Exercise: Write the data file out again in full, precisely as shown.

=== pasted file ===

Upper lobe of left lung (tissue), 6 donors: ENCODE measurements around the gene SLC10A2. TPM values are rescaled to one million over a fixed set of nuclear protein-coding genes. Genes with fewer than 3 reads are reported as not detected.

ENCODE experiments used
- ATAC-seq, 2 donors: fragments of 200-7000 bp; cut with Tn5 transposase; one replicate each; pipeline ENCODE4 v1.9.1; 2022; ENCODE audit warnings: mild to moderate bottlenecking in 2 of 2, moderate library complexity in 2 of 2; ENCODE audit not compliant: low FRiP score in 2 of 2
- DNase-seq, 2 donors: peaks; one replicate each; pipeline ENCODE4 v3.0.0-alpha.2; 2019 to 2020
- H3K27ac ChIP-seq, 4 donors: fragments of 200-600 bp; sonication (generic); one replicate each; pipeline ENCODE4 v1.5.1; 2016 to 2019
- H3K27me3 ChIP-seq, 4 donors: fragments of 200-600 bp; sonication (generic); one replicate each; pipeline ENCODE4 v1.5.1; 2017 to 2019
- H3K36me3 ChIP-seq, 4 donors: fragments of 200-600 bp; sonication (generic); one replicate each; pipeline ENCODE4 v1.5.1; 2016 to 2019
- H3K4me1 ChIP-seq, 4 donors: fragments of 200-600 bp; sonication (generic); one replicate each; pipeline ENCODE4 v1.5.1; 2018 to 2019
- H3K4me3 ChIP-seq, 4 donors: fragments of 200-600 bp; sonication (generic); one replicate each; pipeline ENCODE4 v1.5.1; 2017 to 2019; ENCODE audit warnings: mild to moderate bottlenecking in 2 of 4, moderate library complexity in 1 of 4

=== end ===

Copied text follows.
Upper lobe of left lung (tissue), 6 donors: ENCODE measurements around the gene SLC10A2. TPM values are rescaled to one million over a fixed set of nuclear protein-coding genes. Genes with fewer than 3 reads are reported as not detected.

ENCODE experiments used
- ATAC-seq, 2 donors: fragments of 200-7000 bp; cut with Tn5 transposase; one replicate each; pipeline ENCODE4 v1.9.1; 2022; ENCODE audit warnings: mild to moderate bottlenecking in 2 of 2, moderate library complexity in 2 of 2; ENCODE audit not compliant: low FRiP score in 2 of 2
- DNase-seq, 2 donors: peaks; one replicate each; pipeline ENCODE4 v3.0.0-alpha.2; 2019 to 2020
- H3K27ac ChIP-seq, 4 donors: fragments of 200-600 bp; sonication (generic); one replicate each; pipeline ENCODE4 v1.5.1; 2016 to 2019
- H3K27me3 ChIP-seq, 4 donors: fragments of 200-600 bp; sonication (generic); one replicate each; pipeline ENCODE4 v1.5.1; 2017 to 2019
- H3K36me3 ChIP-seq, 4 donors: fragments of 200-600 bp; sonication (generic); one replicate each; pipeline ENCODE4 v1.5.1; 2016 to 2019
- H3K4me1 ChIP-seq, 4 donors: fragments of 200-600 bp; sonication (generic); one replicate each; pipeline ENCODE4 v1.5.1; 2018 to 2019
- H3K4me3 ChIP-seq, 4 donors: fragments of 200-600 bp; sonication (generic); one replicate each; pipeline ENCODE4 v1.5.1; 2017 to 2019; ENCODE audit warnings: mild to moderate bottlenecking in 2 of 4, moderate library complexity in 1 of 4